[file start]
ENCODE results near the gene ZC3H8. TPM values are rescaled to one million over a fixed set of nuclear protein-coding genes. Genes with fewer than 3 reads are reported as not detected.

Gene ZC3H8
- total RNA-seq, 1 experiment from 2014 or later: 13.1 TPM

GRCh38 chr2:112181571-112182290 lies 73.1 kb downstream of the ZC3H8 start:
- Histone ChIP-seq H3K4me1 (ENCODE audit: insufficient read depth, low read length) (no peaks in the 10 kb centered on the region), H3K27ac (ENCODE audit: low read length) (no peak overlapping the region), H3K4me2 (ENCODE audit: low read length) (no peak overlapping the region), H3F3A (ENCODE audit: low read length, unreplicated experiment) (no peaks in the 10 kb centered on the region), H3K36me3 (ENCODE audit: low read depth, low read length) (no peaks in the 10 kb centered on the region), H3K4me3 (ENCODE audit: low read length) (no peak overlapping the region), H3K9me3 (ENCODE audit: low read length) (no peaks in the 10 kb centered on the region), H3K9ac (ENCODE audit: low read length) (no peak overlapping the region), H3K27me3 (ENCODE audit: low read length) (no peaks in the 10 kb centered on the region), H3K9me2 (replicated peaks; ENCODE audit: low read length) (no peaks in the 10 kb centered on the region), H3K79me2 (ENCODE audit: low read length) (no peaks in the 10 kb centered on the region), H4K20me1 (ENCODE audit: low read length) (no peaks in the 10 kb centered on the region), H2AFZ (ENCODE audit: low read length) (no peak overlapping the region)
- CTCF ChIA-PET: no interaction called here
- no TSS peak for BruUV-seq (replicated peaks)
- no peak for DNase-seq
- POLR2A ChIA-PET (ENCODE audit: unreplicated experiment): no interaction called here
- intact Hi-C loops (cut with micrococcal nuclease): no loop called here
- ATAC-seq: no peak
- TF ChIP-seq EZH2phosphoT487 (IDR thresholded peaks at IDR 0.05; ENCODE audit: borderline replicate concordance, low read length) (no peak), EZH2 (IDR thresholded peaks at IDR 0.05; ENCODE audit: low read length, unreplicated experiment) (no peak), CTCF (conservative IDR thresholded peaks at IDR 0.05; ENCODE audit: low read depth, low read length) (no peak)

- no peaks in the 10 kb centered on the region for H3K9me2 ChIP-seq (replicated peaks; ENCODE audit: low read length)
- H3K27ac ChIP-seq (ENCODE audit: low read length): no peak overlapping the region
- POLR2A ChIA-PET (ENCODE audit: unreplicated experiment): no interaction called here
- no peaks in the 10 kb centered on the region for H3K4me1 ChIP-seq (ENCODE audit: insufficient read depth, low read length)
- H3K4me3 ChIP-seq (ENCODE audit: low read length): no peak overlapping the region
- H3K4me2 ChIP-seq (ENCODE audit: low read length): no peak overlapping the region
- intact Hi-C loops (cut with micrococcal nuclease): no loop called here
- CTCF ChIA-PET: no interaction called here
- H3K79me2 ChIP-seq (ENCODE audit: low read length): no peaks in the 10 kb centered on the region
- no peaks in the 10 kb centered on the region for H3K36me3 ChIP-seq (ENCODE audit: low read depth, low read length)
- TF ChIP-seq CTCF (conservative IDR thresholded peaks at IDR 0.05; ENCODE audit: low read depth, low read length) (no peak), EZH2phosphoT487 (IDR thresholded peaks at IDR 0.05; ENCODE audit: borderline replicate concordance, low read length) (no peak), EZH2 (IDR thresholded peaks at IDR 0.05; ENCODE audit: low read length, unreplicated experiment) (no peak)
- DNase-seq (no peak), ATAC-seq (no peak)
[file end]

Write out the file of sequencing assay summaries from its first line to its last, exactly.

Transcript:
ENCODE results near the gene ZC3H8. TPM values are rescaled to one million over a fixed set of nuclear protein-coding genes. Genes with fewer than 3 reads are reported as not detected.

Gene ZC3H8
- total RNA-seq, 1 experiment from 2014 or later: 13.1 TPM

GRCh38 chr2:112181571-112182290 lies 73.1 kb downstream of the ZC3H8 start:
- Histone ChIP-seq H3K4me1 (ENCODE audit: insufficient read depth, low read length) (no peaks in the 10 kb centered on the region), H3K27ac (ENCODE audit: low read length) (no peak overlapping the region), H3K4me2 (ENCODE audit: low read length) (no peak overlapping the region), H3F3A (ENCODE audit: low read length, unreplicated experiment) (no peaks in the 10 kb centered on the region), H3K36me3 (ENCODE audit: low read depth, low read length) (no peaks in the 10 kb centered on the region), H3K4me3 (ENCODE audit: low read length) (no peak overlapping the region), H3K9me3 (ENCODE audit: low read length) (no peaks in the 10 kb centered on the region), H3K9ac (ENCODE audit: low read length) (no peak overlapping the region), H3K27me3 (ENCODE audit: low read length) (no peaks in the 10 kb centered on the region), H3K9me2 (replicated peaks; ENCODE audit: low read length) (no peaks in the 10 kb centered on the region), H3K79me2 (ENCODE audit: low read length) (no peaks in the 10 kb centered on the region), H4K20me1 (ENCODE audit: low read length) (no peaks in the 10 kb centered on the region), H2AFZ (ENCODE audit: low read length) (no peak overlapping the region)
- CTCF ChIA-PET: no interaction called here
- no TSS peak for BruUV-seq (replicated peaks)
- no peak for DNase-seq
- POLR2A ChIA-PET (ENCODE audit: unreplicated experiment): no interaction called here
- intact Hi-C loops (cut with micrococcal nuclease): no loop called here
- ATAC-seq: no peak
- TF ChIP-seq EZH2phosphoT487 (IDR thresholded peaks at IDR 0.05; ENCODE audit: borderline replicate concordance, low read length) (no peak), EZH2 (IDR thresholded peaks at IDR 0.05; ENCODE audit: low read length, unreplicated experiment) (no peak), CTCF (conservative IDR thresholded peaks at IDR 0.05; ENCODE audit: low read depth, low read length) (no peak)

- no peaks in the 10 kb centered on the region for H3K9me2 ChIP-seq (replicated peaks; ENCODE audit: low read length)
- H3K27ac ChIP-seq (ENCODE audit: low read length): no peak overlapping the region
- POLR2A ChIA-PET (ENCODE audit: unreplicated experiment): no interaction called here
- no peaks in the 10 kb centered on the region for H3K4me1 ChIP-seq (ENCODE audit: insufficient read depth, low read length)
- H3K4me3 ChIP-seq (ENCODE audit: low read length): no peak overlapping the region
- H3K4me2 ChIP-seq (ENCODE audit: low read length): no peak overlapping the region
- intact Hi-C loops (cut with micrococcal nuclease): no loop called here
- CTCF ChIA-PET: no interaction called here
- H3K79me2 ChIP-seq (ENCODE audit: low read length): no peaks in the 10 kb centered on the region
- no peaks in the 10 kb centered on the region for H3K36me3 ChIP-seq (ENCODE audit: low read depth, low read length)
- TF ChIP-seq CTCF (conservative IDR thresholded peaks at IDR 0.05; ENCODE audit: low read depth, low read length) (no peak), EZH2phosphoT487 (IDR thresholded peaks at IDR 0.05; ENCODE audit: borderline replicate concordance, low read length) (no peak), EZH2 (IDR thresholded peaks at IDR 0.05; ENCODE audit: low read length, unreplicated experiment) (no peak)
- DNase-seq (no peak), ATAC-seq (no peak)